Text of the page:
The European Union has approved a set of rules—the first such regulation in the world—to regulate crypto assets like cryptocurrencies and tokens in a bid to curb money laundering activities and protect investors.
The markets in crypto-assets (MiCA) legislation was approved on May 16 by EU ministers. The new rules will increase transparency and create a comprehensive framework for businesses operating in crypto markets, including compliance with anti-money laundering rules, according to a May 16 press release. “Recent events have confirmed the urgent need for imposing rules which will better protect Europeans who have invested in these assets, and prevent the misuse of crypto industry for the purposes of money laundering and financing of terrorism,” said Elisabeth Svantesson, Minister for Finance of Sweden.
Crypto markets have suffered in recent months due to the collapse of multiple firms. FTX, Alameda, Core Scientific, Voyager Digital, Celsius Network, BlockFi, and Three Arrows Capital are some of the major crypto companies that have filed for Chapter 11 bankruptcy and decided to liquidate their assets to pay back customers. Each of these firms is estimated to have liabilities worth billions of dollars that they owe to thousands of creditors.
MiCA was approved unanimously by members of the EU’s Economic and Financial Affairs Council (EcoFin). EcoFin represents the economic and finance ministers of all 27 EU nations.
In May last year, European Central Bank (ECB) president Christine Lagarde raised concerns about cryptocurrencies during an interview on Dutch television.
“I have said all along the crypto assets are highly speculative, very risky assets,” Lagarde told the program. “My very humble assessment is that it is worth nothing. It is based on nothing, there is no underlying assets to act as an anchor of safety.”
Earlier, the ECB President had called Bitcoin a “highly speculative asset” that contributes to money laundering activity.
MiCA covers issuers of utility tokens, asset-referenced tokens, as well as stablecoins. Service providers like trading venues and crypto wallets also come under its purview. The legislation is on track to become law in the EU region this summer, and is expected to be rolled out from 2024.
Firms looking to issue, trade, or safeguard crypto assets in the EU bloc will have to secure a license to do so. MiCA aims to combat tax evasion and money laundering via cryptocurrencies by making transactions involving these instruments easier to trace.
Beginning January 2026, service providers in the crypto industry will have to obtain the names of senders and beneficiaries of digital assets irrespective of the amount involved in the transaction.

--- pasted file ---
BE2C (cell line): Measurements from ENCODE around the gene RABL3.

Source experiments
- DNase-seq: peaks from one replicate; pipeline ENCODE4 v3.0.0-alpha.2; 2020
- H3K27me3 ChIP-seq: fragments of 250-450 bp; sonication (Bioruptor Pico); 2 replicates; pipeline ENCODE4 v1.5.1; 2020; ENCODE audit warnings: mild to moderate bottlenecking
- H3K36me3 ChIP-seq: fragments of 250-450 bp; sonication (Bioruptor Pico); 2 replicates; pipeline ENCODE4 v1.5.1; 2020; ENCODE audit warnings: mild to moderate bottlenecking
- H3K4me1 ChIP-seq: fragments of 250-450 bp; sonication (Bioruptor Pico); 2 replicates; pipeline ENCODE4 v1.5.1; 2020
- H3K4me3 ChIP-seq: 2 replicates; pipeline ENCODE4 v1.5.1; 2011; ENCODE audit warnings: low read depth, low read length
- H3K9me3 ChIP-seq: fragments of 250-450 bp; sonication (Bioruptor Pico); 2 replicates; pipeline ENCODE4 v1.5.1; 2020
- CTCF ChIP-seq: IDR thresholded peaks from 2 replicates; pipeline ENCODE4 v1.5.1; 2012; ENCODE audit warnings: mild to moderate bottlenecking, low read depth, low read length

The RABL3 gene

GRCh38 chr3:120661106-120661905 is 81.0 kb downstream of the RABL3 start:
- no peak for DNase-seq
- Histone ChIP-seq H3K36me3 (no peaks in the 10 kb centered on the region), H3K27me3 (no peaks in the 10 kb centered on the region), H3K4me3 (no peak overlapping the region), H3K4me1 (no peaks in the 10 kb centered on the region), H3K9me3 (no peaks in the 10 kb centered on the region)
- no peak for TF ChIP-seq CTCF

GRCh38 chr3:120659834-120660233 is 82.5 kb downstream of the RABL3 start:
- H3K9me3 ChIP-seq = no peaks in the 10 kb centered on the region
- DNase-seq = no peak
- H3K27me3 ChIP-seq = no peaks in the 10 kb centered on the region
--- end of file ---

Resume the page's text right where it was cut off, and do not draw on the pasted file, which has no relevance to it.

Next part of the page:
Entities doing business in the crypto sector will be obliged to ensure their security protocols are up to the required standard. They have to comply with stringent rules to protect consumer funds and can become liable in case the funds of investors are lost.
MiCA establishes liquidity and disclosure requirements for crypto companies. The management of a crypto firm may be fined in case they fail to make sure the reserve funds are properly managed.
Efforts to establish comprehensive regulation in the crypto industry are also underway in the United States. In March 2022, President Joe Biden issued an executive order seeking to ensure the responsible development of digital assets.
Since then, multiple government agencies have been framing policies aimed at pushing six areas of focus outlined in the order, including protecting investors and customers, ensuring financial stability, and countering illicit finance.
In September, the Biden administration released its first-ever comprehensive framework aimed at regulating digital assets like cryptocurrencies.
In January 2023, a White House blog post highlighted some of the dangers posed by cryptocurrencies while calling on Congress to pass new laws to limit criminal activity in the sector.
Officials characterized digital assets as a promising nascent industry that needs to be reined in to protect consumers. It also asked that laws incentivizing more investment into crypto be avoided.
“Legislation should not greenlight mainstream institutions, like pension funds, to dive headlong into cryptocurrency markets,” the blog said. “It would be a grave mistake to enact legislation that reverses course and deepens the ties between cryptocurrencies and the broader financial system.”